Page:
Best Cell Phone Carriers: Small Providers Top the Big Four in New Consumer Reports Survey

Odds are you haven’t made any changes to your cell service in years. That’s too bad. According to Consumer Reports National Research Center’s recent survey of about 90,000 subscribers, nearly half of the people who switched cell phone carriers in the past year saw their monthly rates drop by $20 or more. And roughly 40 percent said they enjoyed more reliable coverage, faster data service, and better customer service. However, only 6 percent of our readers switched cell phone carriers—perhaps more should consider shopping around.

Many of the most satisfied respondents are those who use smaller cell phone providers such as Consumer Cellular, Cricket, Page Plus Cellular, Republic Wireless, and Ting Wireless. Exceptional scores for value helped propel these cellphone providers to the top for overall customer satisfaction. These companies offer lower costs and responsive, knowledgeable staff members. And some of them compensate subscribers who use less service than they've planned for. For instance, Republic Wireless and Ting Wireless charge customers only for the minutes, texts, and data actually used—not what consumers signed up for.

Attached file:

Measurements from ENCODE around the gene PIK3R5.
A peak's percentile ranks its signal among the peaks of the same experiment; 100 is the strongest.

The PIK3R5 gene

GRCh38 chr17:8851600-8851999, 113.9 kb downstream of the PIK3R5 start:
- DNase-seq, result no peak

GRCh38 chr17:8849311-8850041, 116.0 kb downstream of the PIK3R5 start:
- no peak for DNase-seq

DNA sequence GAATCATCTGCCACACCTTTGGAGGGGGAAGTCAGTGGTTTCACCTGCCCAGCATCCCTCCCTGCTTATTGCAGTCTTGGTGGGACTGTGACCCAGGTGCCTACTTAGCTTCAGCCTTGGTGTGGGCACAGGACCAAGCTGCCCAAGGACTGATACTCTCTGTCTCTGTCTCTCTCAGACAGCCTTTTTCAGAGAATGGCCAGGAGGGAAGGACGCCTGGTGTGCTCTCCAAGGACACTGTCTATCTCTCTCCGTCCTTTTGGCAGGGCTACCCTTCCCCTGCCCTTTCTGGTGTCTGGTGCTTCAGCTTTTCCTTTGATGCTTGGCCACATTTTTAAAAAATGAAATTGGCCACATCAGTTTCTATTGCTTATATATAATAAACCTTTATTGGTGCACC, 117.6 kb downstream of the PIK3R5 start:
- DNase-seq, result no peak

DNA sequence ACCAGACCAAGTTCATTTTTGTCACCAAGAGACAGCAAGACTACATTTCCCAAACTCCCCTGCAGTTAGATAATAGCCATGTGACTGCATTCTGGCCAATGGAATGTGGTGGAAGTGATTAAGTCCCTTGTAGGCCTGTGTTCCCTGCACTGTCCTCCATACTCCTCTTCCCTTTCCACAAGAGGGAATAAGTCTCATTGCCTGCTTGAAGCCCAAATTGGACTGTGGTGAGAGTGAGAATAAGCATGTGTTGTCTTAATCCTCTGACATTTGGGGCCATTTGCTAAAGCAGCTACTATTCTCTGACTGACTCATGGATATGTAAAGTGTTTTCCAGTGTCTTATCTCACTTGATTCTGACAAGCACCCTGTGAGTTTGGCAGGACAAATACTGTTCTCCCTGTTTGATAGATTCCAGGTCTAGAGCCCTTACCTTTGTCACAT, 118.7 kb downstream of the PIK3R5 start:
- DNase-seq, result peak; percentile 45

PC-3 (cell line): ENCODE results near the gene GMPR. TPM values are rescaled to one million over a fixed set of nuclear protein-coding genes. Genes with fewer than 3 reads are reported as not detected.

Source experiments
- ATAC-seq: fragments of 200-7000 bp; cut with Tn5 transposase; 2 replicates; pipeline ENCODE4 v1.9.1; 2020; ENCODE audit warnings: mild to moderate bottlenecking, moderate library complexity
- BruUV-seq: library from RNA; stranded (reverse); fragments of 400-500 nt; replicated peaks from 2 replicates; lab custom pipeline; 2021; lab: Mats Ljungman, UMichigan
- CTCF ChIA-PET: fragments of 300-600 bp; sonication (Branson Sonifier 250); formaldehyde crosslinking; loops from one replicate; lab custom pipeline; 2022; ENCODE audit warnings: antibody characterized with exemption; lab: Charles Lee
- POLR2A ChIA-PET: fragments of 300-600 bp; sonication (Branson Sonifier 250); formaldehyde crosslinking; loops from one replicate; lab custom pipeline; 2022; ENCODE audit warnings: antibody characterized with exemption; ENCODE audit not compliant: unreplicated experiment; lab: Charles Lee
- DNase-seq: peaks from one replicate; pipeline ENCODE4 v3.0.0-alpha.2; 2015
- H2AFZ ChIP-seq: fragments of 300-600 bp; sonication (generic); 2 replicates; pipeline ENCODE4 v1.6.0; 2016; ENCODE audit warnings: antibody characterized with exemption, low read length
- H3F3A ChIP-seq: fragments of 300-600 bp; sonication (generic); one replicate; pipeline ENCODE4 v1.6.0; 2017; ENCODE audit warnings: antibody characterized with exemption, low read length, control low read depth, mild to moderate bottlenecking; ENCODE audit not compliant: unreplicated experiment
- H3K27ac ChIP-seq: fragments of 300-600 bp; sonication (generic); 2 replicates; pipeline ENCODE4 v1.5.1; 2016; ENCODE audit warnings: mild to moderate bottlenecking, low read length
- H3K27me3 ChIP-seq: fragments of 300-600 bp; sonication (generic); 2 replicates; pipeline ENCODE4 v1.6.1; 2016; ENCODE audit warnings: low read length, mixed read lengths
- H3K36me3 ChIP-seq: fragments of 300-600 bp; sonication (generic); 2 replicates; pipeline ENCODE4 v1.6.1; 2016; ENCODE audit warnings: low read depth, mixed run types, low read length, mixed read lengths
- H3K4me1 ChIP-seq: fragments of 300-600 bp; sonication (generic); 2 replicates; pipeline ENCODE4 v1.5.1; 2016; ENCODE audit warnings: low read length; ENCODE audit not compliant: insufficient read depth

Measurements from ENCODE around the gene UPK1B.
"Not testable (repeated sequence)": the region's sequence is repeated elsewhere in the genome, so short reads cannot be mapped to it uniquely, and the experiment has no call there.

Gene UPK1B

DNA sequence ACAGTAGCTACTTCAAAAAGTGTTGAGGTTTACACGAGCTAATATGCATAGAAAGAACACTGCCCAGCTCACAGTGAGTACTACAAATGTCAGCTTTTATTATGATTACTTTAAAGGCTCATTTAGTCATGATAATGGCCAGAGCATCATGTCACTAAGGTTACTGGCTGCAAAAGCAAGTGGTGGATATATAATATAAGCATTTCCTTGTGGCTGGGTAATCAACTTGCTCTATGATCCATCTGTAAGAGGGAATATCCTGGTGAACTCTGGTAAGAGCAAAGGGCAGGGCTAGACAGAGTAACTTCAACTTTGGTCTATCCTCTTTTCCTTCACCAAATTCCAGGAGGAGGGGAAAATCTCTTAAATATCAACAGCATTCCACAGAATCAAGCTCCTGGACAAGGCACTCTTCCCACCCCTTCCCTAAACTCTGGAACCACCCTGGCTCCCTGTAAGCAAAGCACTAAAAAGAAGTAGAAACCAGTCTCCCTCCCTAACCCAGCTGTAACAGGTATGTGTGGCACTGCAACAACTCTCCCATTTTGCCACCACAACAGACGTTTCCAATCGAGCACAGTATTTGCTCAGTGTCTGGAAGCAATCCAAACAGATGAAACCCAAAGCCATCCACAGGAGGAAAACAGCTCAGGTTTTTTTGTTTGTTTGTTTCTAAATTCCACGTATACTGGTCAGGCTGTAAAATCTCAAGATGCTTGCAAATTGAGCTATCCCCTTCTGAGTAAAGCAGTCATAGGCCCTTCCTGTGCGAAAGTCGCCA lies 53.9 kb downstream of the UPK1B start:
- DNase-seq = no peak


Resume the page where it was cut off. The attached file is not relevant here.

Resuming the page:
Three of the Big Four cell phone carriers—AT&T, Sprint, T-Mobile, and Verizon—lined the bottom of the customer-satisfaction barrel, while T-Mobile led the Big Four in terms of overall customer satisfaction. Sprint had a poor showing for both its traditional, monthly billed service and its prepaid service. Both AT&T and Verizon got good marks for voice, text, and Web service.